In recent years there has been an attempt by the Cambodian government to recognize ownership rights for land. However, there is no system in place to help uphold these laws.
As a result, land stealing is a common practice in Cambodia. Landlessness is a human rights issue in Cambodia and growing landlessness is increasing.
In 1994, Sophea met her second husband, a guard at the royal palace. But in 2001, the Cambodian government, police and chiefs began trying to convince people to move out of the slums and take some free land in the countryside. Nobody wanted to move.
“No one wanted any land. Living there was good money. There were lots of tourists to sell stuff to,” she said.
Six months later, a mysterious fire burned down all the homes in Phnom Penh, and “the government came and took everyone somewhere to sleep,” remembered Sophea. The government then divided up the land in the countryside, and gave it to the former inhabitants of Phnom Penh. The new village that Sophea had to live in, Sen Sok, was a long way from Phnom Penh.
Sophea and her husband were forced to commute an hour each way just to get to work. With two young daughters at home, they decided that things had to change. They borrowed US$200 from a loan shark at a monthly interest of US$30 so her husband could become a taxi driver. Sophea opened up a little shop outside her house selling water, ice and small snacks to other people in the village.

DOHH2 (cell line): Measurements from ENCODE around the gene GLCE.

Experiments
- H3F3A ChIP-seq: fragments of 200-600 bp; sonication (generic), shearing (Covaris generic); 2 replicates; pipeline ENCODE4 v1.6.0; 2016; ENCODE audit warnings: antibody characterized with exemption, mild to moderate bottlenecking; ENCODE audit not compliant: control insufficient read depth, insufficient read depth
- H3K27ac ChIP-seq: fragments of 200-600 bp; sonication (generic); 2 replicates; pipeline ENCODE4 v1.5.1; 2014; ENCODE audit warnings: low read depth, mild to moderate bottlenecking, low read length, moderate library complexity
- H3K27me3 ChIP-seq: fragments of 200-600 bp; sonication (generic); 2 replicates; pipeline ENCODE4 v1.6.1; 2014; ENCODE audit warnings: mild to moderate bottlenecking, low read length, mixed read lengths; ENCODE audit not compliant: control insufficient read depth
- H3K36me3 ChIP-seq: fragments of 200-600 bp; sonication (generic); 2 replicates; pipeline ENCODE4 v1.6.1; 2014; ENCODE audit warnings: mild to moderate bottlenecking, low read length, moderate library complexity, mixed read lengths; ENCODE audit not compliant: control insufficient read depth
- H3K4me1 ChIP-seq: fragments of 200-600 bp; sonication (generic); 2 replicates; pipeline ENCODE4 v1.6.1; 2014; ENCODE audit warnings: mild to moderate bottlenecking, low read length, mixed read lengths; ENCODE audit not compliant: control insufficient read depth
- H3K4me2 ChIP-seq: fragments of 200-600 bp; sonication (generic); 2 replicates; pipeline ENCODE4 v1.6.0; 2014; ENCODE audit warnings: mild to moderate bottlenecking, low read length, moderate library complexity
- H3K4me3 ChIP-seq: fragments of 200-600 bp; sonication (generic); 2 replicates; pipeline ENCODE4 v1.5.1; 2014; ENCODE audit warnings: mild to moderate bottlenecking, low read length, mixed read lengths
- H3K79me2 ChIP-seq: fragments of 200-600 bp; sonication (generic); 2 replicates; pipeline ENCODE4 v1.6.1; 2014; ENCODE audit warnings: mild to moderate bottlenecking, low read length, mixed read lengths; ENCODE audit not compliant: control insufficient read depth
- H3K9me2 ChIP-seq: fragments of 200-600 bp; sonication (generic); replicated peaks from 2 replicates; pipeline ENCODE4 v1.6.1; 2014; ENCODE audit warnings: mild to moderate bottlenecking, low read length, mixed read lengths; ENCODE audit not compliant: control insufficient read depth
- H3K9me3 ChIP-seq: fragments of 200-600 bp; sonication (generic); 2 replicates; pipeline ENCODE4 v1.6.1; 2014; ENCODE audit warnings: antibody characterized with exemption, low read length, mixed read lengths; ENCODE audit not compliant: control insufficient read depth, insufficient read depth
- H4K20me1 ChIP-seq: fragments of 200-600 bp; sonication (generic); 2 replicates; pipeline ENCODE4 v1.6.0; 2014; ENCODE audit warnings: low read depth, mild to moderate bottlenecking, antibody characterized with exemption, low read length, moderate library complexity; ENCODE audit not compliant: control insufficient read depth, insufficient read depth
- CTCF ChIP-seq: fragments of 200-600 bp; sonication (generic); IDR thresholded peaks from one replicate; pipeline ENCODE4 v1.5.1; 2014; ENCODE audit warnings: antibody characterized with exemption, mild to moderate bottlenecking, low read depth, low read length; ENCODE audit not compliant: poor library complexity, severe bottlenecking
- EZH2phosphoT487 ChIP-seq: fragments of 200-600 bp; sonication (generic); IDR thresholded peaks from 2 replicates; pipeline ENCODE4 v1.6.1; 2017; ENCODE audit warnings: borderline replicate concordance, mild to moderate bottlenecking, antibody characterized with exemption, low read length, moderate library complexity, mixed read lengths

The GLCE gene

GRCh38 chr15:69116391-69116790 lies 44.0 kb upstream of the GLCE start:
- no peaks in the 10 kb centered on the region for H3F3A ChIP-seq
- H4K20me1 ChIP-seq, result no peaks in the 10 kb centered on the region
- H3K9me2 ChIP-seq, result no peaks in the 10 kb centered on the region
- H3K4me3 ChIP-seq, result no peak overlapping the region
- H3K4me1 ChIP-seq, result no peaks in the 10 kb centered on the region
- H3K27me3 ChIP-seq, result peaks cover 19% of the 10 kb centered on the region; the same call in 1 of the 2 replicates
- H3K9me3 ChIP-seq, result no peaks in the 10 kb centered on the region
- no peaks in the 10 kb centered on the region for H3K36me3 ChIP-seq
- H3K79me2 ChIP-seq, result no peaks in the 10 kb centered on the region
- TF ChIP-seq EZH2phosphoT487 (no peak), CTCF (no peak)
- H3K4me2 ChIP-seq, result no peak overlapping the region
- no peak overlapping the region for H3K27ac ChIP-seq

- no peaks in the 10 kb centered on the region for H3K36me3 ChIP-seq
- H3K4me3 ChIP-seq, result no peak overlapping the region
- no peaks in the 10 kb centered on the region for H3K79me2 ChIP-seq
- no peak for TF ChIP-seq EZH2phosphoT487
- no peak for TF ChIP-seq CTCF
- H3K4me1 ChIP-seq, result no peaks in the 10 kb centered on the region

In April 2005, Sophea’s husband left her, and she had to deal with paying off the loan shark herself. But, in late 2004 Habitat for Humanity came into Sen Sok. “They paid off my loan and I got back my collateral, which was my land tenure,” she said. “I was able to pay it back with no interest added.”
She was then able to borrow a nonprofit loan in order to build a home for her family. Sophea and her two youngest children, Sophanry, 6, and Theavy, 8, are now living in a newly built home provided by Habitat for Humanity. “I am very happy and thankful to get my land title back and to build my simple, decent home,” she said, “A home where my children and I can be safe.”
Charmaine Brett is resource development, communications and volunteer program officer at HFH Cambodia.